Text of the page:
‘This is a somewhat tender potted plant that you can find readily in florists; I tend to snip sprigs of the waxy flowers to use in wedding bouquets, as it gives off such a fantastic white flower scent. The stems tend to be trained around a circular support; untwine them and trail them up the wall of a shed, and it’ll completely fill the space with the exotic scent.’


‘An utterly indolic smell that reminds me of my grandmother’s hall, tuberose was the inspiration for one of my candles. It’s a real smack-you-in-the-face scent, not to everyone’s liking; be careful if you don’t love powerful floral scents.’ Robbie showed us a newly available pink variety, and added: ‘The scent’s a little softer, less of a sucker punch.’


Not all daffs are scented – but Robbie swooped upon these orange-centred treasures. ‘These are called Martinet, and I’m also fond of a variety called Geranium. They’ve a short shelf life, but smell fantastic.’


‘Lilies might seem extravagant but they last a good two weeks in a vase, puming out that wonderful white floralcy. The challenge is always pollen, which is a nightmare on clothes; I don’t like snipping the stamens so instead, I capture the pollen by sliding a paper towel up the stamens. No pollen, no damaged clothes.’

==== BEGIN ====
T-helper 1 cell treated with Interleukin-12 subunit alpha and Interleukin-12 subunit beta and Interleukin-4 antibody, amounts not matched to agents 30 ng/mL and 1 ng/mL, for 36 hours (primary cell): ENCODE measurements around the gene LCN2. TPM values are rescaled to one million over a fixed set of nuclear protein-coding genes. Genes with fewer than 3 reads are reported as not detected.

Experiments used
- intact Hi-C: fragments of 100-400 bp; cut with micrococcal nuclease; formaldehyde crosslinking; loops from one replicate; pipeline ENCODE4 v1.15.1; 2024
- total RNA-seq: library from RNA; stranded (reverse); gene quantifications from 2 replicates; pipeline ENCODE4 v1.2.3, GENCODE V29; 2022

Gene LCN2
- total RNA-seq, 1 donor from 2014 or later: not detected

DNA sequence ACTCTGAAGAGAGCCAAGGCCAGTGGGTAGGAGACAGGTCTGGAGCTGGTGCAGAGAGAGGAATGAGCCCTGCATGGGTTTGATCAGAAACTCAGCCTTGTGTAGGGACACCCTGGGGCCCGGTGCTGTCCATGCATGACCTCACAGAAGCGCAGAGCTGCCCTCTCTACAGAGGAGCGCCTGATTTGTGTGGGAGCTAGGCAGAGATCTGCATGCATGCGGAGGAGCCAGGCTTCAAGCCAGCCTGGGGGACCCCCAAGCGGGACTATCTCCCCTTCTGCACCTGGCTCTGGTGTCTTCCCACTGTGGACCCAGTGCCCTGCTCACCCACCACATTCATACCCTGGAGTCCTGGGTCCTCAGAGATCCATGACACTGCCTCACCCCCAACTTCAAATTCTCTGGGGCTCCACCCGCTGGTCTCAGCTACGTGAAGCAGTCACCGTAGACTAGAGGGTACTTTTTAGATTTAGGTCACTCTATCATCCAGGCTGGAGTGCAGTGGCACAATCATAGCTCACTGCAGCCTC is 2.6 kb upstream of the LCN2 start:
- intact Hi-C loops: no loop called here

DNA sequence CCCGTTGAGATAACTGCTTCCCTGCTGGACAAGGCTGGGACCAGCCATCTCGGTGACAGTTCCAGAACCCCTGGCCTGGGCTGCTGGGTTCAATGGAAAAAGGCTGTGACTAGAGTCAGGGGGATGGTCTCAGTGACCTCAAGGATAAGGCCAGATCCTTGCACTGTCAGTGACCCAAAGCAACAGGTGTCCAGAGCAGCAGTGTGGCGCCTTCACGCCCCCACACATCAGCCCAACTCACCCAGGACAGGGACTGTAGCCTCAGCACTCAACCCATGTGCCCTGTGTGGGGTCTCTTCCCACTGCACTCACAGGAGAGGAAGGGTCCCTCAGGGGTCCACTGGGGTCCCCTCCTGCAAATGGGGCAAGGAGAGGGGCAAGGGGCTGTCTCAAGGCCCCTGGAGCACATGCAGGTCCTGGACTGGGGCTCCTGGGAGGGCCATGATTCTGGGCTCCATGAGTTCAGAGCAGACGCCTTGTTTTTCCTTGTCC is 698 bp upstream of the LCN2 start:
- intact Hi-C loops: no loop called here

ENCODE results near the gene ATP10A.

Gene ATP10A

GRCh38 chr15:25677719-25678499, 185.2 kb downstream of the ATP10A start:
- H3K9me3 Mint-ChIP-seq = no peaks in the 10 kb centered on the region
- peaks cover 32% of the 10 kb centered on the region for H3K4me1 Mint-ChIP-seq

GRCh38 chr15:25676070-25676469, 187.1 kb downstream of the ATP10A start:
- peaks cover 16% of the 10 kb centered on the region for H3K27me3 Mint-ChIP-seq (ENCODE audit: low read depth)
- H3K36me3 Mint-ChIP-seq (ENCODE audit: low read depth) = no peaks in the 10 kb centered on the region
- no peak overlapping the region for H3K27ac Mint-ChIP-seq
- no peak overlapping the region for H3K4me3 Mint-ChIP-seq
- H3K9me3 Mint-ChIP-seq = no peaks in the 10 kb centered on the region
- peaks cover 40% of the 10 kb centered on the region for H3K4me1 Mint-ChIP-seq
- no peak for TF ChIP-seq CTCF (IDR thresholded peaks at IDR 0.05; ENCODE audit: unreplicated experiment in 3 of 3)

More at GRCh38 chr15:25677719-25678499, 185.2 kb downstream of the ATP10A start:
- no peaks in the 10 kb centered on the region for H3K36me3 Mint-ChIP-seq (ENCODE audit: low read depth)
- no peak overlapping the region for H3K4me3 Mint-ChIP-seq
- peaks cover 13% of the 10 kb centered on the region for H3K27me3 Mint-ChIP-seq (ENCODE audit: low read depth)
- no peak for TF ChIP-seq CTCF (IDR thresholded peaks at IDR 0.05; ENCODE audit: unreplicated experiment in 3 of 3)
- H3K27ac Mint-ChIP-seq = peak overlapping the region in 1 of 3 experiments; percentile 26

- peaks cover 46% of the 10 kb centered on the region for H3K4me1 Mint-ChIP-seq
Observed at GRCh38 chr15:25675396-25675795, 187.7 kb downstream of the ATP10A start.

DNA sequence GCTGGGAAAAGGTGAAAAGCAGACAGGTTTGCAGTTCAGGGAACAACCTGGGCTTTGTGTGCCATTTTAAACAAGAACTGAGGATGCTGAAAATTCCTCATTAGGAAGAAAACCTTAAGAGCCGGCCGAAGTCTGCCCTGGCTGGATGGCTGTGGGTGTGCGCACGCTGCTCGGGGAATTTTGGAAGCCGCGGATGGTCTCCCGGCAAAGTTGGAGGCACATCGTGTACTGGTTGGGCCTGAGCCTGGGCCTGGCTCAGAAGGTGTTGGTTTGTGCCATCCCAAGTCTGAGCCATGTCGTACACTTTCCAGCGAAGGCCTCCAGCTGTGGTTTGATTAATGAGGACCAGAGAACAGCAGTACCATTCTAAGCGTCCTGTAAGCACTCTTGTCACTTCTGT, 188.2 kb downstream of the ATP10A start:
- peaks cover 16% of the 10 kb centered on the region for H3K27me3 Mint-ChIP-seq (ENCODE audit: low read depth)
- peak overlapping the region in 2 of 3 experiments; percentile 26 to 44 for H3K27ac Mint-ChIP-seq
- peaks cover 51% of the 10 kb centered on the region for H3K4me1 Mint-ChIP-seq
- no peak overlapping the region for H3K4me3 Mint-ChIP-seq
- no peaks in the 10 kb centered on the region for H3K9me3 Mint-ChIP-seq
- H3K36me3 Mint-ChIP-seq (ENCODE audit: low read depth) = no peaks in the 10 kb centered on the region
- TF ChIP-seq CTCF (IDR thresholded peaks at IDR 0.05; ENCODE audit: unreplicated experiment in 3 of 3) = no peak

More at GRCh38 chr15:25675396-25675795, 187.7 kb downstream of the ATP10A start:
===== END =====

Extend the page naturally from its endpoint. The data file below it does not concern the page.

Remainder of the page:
‘Make sure you buy them closed, and don’t keep them too long; after a few days, the going-over smell of a hyacinth is horrendous, so as soon as they start getting soft and sponge-y, out they should go. I once did the flowers for a funeral in Knightsbridge and had hyacinths all over the church, getting a good price because they were already open. I cleared them away after the service and had them in the back of my van for a while, and was engulfed by the scent. I’ve had a bit of a problem with hyacinths, to be honest, ever since!’


A complete revelation, walking the floor with Robbie, was to discover that many orchids – which we’ve always thought of as scent-less – are, in fact, fragrant. ‘‘Lots of orchids don’t smell, but plenty of hybrid orchids nowadays do have a scent – so always sniff before you buy. These marmalade-coloured orchids smell amazingly of marmalade,’ he pointed out. (And another lime green orchid smelled of… lime!) ‘A single stem in a vase is all you need with these,’ he points out.


‘Phlox are inexpensive and good value. They’re better as part of a mixed arrangement, as an accent flower – hard to arrange, on their own. Many have a scent, but I like the white ones best, when I can find them: the scent’s deliciously honey-like.’



‘Roses are just beginning to be bred for scent again, as well as their beauty. The David Austin roses are amazing, and a company called Yves Piaget is creating some incredible perfumed varieties for arranging. If you’re into scented flowers, you’ll probably need to ask a florist to get fragrant roses in specially for you, though – you won’t find anything with a whiff in a garage forecourt, that’s for sure!’

We’re contemplating a ‘scented safari’ for our Perfume Society readers to Covent Garden with Robbie in early summer, when scented flowers will be at their peak. If you’d be interested in joining us one morning from 7.45 – 9.15 a.m., e-mail us here.

Meanwhile, for more about Robbie – and those candles (which you can see below) – do check out his website.

By Jo Fairley